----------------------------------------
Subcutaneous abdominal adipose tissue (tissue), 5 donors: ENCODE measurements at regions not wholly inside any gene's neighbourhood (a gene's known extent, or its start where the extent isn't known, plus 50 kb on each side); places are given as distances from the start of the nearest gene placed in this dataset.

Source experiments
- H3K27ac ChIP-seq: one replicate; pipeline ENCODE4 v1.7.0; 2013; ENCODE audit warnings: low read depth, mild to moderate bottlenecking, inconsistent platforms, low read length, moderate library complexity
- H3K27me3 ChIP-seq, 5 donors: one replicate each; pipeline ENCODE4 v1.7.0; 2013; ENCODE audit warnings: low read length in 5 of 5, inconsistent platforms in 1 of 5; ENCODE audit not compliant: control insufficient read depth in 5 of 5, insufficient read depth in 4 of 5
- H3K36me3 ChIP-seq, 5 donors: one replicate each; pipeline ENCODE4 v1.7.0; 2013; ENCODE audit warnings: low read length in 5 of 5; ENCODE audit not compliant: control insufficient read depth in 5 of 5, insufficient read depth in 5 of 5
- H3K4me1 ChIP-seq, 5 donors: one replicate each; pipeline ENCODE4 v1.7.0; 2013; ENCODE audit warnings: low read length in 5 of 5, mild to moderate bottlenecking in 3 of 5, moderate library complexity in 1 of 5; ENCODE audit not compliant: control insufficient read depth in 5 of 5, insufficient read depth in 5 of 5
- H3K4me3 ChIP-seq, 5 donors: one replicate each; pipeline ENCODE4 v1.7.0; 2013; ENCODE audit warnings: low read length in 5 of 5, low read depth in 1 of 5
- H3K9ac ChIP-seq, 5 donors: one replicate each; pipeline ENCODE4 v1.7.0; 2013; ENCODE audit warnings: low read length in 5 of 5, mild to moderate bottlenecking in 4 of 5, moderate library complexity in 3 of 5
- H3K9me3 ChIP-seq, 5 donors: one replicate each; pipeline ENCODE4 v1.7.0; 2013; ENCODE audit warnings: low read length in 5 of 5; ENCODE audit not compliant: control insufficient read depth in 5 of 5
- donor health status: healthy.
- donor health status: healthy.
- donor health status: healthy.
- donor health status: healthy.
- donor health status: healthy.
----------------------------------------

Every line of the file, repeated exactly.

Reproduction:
Subcutaneous abdominal adipose tissue (tissue), 5 donors: ENCODE measurements at regions not wholly inside any gene's neighbourhood (a gene's known extent, or its start where the extent isn't known, plus 50 kb on each side); places are given as distances from the start of the nearest gene placed in this dataset.

Source experiments
- H3K27ac ChIP-seq: one replicate; pipeline ENCODE4 v1.7.0; 2013; ENCODE audit warnings: low read depth, mild to moderate bottlenecking, inconsistent platforms, low read length, moderate library complexity
- H3K27me3 ChIP-seq, 5 donors: one replicate each; pipeline ENCODE4 v1.7.0; 2013; ENCODE audit warnings: low read length in 5 of 5, inconsistent platforms in 1 of 5; ENCODE audit not compliant: control insufficient read depth in 5 of 5, insufficient read depth in 4 of 5
- H3K36me3 ChIP-seq, 5 donors: one replicate each; pipeline ENCODE4 v1.7.0; 2013; ENCODE audit warnings: low read length in 5 of 5; ENCODE audit not compliant: control insufficient read depth in 5 of 5, insufficient read depth in 5 of 5
- H3K4me1 ChIP-seq, 5 donors: one replicate each; pipeline ENCODE4 v1.7.0; 2013; ENCODE audit warnings: low read length in 5 of 5, mild to moderate bottlenecking in 3 of 5, moderate library complexity in 1 of 5; ENCODE audit not compliant: control insufficient read depth in 5 of 5, insufficient read depth in 5 of 5
- H3K4me3 ChIP-seq, 5 donors: one replicate each; pipeline ENCODE4 v1.7.0; 2013; ENCODE audit warnings: low read length in 5 of 5, low read depth in 1 of 5
- H3K9ac ChIP-seq, 5 donors: one replicate each; pipeline ENCODE4 v1.7.0; 2013; ENCODE audit warnings: low read length in 5 of 5, mild to moderate bottlenecking in 4 of 5, moderate library complexity in 3 of 5
- H3K9me3 ChIP-seq, 5 donors: one replicate each; pipeline ENCODE4 v1.7.0; 2013; ENCODE audit warnings: low read length in 5 of 5; ENCODE audit not compliant: control insufficient read depth in 5 of 5
- donor health status: healthy.
- donor health status: healthy.
- donor health status: healthy.
- donor health status: healthy.
- donor health status: healthy.